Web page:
Things got so crazy that the Moulin Rouge added a 2:30 AM “Third Show”—but within six months, the Moulin Rouge had closed its doors; possibly the victim of mismanagement, possibly the victim of an oversaturated market, possibly the victim of policies designed to make blue-collar black patrons feel less welcome…and possibly the victim of “The Mob”, who had a hand in several of the Strip hotels that were suddenly losing significant amounts of gambling business to the new hotel.

“We don’t think that we, or any other hotel, should give away a $30,000 show for a Coke and two straws.”

–Former Riviera Hotel Chairman Morrie Mason, in Time Magazine, September 19, 1955

And with that, you’d think the history of the Moulin Rouge had come to an end.

In fact, there was quite a bit more history yet to come.

Throughout the ‘50s, Sinatra had been busy working to eliminate what he called the “national disease” of bigotry. He wrote this in a July 1958 “Jet” Magazine article, The Way I Look At Race:

“A friend to me has no race, no class, and belongs to no minority. My friendships were formed out of affection, mutual respect, and a feeling of having something strong in common. These are eternal values that cannot be racially classified. This is the way I look at race.”

By 1959, the Rat Pack was in town filming Ocean’s Eleven and going after segregation in their own unique way. They would show up at a casino, and if the casino would not admit Sammy Davis, Jr. to the gaming floor, then they would move on to the next one. Since no one wanted the bad publicity…Sammy usually got in. (That same year, blacks and whites in Nevada were legally allowed to marry.)

Because so many people were pushing for integration, segregation was beginning to be bad for business, and something had to be done.

Even Nevada’s Governor, Grant Sawyer, was trying to change the culture of segregation…and as 1960 rolled around, the NAACP was applying its own pressure.

Dr. James McMillan, leader of the local NAACP chapter, announced that he would organize a series of “sit-down strikes” in the restaurants of the Strip casinos. The day before the strikes were to begin, Oscar Crozier, representing the hotel interests, met and negotiated with NAACP representatives, Hank Greenspun, the publisher of the “Las Vegas Sun”, and some assorted politicians at…wait for it…the abandoned Moulin Rouge, where the Moulin Rouge Agreement was struck, which immediately desegregated the patronage of casinos on the Strip.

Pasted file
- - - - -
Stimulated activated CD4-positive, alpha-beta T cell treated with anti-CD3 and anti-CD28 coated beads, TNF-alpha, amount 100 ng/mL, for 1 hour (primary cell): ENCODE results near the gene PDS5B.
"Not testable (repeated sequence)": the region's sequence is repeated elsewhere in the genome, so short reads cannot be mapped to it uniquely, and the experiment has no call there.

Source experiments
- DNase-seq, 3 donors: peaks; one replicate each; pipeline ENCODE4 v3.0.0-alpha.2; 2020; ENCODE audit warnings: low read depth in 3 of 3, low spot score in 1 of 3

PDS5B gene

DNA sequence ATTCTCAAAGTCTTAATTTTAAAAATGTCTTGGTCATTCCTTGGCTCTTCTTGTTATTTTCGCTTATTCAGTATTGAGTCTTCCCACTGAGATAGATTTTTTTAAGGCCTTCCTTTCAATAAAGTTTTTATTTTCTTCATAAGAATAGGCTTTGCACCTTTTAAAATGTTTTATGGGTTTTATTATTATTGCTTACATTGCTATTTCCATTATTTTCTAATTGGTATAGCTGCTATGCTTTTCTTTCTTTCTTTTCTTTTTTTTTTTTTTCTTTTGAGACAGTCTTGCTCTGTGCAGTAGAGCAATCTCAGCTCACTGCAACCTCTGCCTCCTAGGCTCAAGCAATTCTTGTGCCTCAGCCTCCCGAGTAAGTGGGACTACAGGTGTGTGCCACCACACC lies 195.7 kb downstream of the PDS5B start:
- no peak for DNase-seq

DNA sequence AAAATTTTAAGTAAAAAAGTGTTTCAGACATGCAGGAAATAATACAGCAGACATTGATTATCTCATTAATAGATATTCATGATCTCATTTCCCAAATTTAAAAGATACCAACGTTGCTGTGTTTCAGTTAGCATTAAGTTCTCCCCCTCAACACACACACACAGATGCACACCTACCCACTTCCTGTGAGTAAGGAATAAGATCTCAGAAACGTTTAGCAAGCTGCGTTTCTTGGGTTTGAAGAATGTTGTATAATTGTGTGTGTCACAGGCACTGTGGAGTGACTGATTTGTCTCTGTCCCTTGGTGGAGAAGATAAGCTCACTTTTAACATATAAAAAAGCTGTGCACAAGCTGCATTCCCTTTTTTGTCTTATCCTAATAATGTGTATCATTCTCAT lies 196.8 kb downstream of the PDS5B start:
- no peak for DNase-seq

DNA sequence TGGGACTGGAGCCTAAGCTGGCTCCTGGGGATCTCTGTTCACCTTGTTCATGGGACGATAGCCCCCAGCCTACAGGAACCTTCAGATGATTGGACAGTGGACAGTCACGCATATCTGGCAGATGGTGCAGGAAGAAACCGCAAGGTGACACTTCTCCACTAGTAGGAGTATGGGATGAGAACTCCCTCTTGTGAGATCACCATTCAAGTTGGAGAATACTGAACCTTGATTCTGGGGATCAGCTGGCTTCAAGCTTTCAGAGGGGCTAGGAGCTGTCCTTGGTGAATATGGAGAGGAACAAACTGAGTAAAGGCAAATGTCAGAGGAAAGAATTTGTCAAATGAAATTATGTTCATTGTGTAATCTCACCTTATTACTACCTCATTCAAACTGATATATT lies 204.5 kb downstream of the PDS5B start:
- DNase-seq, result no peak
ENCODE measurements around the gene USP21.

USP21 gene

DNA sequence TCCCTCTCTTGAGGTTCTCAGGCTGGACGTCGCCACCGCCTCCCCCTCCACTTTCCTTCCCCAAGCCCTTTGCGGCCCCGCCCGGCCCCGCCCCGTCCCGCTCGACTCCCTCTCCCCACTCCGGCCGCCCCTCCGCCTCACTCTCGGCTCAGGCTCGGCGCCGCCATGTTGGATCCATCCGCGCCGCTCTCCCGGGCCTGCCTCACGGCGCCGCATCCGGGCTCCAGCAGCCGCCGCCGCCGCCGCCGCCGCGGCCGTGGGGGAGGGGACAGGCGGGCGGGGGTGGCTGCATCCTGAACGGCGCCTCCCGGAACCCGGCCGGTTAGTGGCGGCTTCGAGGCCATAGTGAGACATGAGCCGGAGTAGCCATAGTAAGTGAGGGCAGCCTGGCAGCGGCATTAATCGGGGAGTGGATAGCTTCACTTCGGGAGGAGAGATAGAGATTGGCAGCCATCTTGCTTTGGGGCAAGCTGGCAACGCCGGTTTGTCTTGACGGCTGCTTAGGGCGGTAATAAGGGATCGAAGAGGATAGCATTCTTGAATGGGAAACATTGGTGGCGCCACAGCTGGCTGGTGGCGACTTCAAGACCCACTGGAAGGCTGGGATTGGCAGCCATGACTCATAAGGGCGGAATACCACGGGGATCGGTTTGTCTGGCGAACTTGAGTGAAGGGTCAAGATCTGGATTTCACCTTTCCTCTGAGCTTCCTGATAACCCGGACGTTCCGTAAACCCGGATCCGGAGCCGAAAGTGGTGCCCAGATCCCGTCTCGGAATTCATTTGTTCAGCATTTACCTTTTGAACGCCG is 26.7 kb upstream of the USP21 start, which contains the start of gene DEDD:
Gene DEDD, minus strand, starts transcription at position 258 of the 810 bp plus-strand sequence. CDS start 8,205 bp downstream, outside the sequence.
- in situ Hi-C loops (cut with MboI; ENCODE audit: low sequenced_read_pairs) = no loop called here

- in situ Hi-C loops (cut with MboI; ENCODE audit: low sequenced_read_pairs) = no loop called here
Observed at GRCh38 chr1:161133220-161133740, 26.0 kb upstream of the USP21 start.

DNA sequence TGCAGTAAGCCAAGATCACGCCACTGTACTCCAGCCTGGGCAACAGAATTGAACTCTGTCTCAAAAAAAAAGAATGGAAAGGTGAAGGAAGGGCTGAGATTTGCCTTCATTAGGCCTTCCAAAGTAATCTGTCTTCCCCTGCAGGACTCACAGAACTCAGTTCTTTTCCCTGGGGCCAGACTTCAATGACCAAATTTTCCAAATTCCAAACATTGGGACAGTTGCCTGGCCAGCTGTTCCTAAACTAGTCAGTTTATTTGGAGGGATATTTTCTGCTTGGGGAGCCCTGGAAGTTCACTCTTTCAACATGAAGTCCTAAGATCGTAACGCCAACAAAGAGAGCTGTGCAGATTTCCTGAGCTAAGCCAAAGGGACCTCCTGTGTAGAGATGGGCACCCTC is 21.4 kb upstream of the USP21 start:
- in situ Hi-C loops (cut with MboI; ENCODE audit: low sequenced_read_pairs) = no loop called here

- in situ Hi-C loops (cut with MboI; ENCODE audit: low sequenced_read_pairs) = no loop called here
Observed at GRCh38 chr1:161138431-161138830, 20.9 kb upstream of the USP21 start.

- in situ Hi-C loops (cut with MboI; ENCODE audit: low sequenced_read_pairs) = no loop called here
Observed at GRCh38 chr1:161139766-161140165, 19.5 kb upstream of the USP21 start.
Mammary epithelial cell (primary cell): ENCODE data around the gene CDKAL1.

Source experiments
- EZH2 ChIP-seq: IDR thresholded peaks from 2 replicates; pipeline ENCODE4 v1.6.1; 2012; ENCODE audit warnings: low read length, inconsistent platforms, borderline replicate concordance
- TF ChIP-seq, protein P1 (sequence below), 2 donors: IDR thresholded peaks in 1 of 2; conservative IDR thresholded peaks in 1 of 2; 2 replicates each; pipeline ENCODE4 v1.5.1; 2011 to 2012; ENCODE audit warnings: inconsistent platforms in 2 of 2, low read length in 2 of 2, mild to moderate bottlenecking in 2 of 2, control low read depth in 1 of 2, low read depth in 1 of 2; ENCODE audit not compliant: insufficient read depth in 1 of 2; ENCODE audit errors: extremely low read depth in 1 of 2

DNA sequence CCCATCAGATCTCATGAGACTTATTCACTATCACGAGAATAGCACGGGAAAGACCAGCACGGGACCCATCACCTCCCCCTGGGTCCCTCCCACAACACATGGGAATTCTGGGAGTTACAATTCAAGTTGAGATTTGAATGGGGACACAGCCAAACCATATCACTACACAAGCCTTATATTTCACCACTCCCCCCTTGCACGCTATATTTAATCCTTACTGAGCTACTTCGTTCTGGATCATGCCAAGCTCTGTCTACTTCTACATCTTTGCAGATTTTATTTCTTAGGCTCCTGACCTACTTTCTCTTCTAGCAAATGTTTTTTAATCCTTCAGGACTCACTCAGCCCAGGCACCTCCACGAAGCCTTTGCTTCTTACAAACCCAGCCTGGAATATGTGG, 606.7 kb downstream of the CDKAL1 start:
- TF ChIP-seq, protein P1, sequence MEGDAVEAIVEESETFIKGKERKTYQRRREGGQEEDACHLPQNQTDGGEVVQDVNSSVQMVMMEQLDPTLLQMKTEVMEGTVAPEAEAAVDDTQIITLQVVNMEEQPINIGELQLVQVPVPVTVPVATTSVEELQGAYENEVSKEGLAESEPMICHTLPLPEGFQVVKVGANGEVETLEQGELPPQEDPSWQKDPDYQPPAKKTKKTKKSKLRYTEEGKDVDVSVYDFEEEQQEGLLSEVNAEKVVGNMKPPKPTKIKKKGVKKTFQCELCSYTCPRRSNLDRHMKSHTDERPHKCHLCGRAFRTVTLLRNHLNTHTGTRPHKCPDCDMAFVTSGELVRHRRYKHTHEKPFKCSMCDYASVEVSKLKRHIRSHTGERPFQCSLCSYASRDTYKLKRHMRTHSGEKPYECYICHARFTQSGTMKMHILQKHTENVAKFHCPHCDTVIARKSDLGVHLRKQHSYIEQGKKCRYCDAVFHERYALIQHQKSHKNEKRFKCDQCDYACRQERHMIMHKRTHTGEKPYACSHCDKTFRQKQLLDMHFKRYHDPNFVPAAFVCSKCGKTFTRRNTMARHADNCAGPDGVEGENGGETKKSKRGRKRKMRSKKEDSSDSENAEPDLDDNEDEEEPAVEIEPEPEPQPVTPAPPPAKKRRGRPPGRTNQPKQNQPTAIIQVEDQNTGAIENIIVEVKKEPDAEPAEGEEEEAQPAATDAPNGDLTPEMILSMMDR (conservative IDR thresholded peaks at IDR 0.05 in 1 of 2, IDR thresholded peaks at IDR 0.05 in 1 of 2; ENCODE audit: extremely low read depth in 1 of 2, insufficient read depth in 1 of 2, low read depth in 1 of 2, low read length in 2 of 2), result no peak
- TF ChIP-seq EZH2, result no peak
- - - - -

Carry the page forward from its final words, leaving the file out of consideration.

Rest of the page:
“When these fellows realized that they weren’t going to lose any money, that they might even make more, they were suddenly colorblind.”

Dr. James McMillan

(The new colorblindness, oddly enough, did not extend to the Downtown casinos, and Binion’s Horseshoe was among of the last of those casinos to desegregate.)

Over the next few years, employment on the gaming floors was also desegregated, and in 1971 the State Legislature passed a law barring racial discrimination in the housing market.

Even after all that, the Moulin Rouge wasn’t through making history. The property and buildings and…casino license…passed from one owner to another, and eventually one of those owners, Sarann Knight-Preddy, became the first black woman to hold a Nevada gaming license.

The property did operate as a sort of “apartment-motel” for a number of years, and even reopened as a casino during the 1990s, but a 2003 arson fire destroyed the casino/showroom building and removed it from Preserve Nevada’s list of 11 most endangered historical sites in the State.

Even then the remaining “hotel” buildings became low-income housing…until they became too dilapidated for that purpose.

And even then plans continued to float around, including an effort that seemed to be gaining momentum in 2008 to build an entirely new project on the old site…until a bad economy and bankruptcy brought that momentum to a crashing halt.

In an ending reminiscent of something that might have happened in the movie “Casino”, on May 5th of this year, Olympic Coast Investments of Seattle took ownership of the Moulin Rouge through foreclosure…and on May 6th, another fire took out the remaining buildings on the site. Olympic Coast reports they intend to sell. (Luckily, the neon sign had been removed in the weeks before the fire to the Neon Boneyard.)

We have come a long way with this story, but here we are at last.

Las Vegas, we’ve learned, has had to deal with a history of racial segregation, was able to break the back of that segregation through the efforts of people as diverse as local neighborhood organizers, Jewish financiers…and the Rat Pack.

That history was forever changed because one casino, for not quite six months, showed what Las Vegas could be—but as we said at the beginning of Part One, even though the casino was only open for those few months, the history it represents continues to unfold, more than 50 years later.

What happens next, no one knows…but in Las Vegas, with a piece of land and an available gambling license to work with…I wouldn’t be too quick to bet that the history of the Moulin Rouge is over just yet.

Warning—commercial message ahead: I’m competing for a Netroots Nation scholarship, and I could use your support. Just head on over to the Democracy for America website, click on the “Add your support” link under “Grassroots Supporters”, and offer a word or two…and with that, thanks very much, and we return you to your regular programming.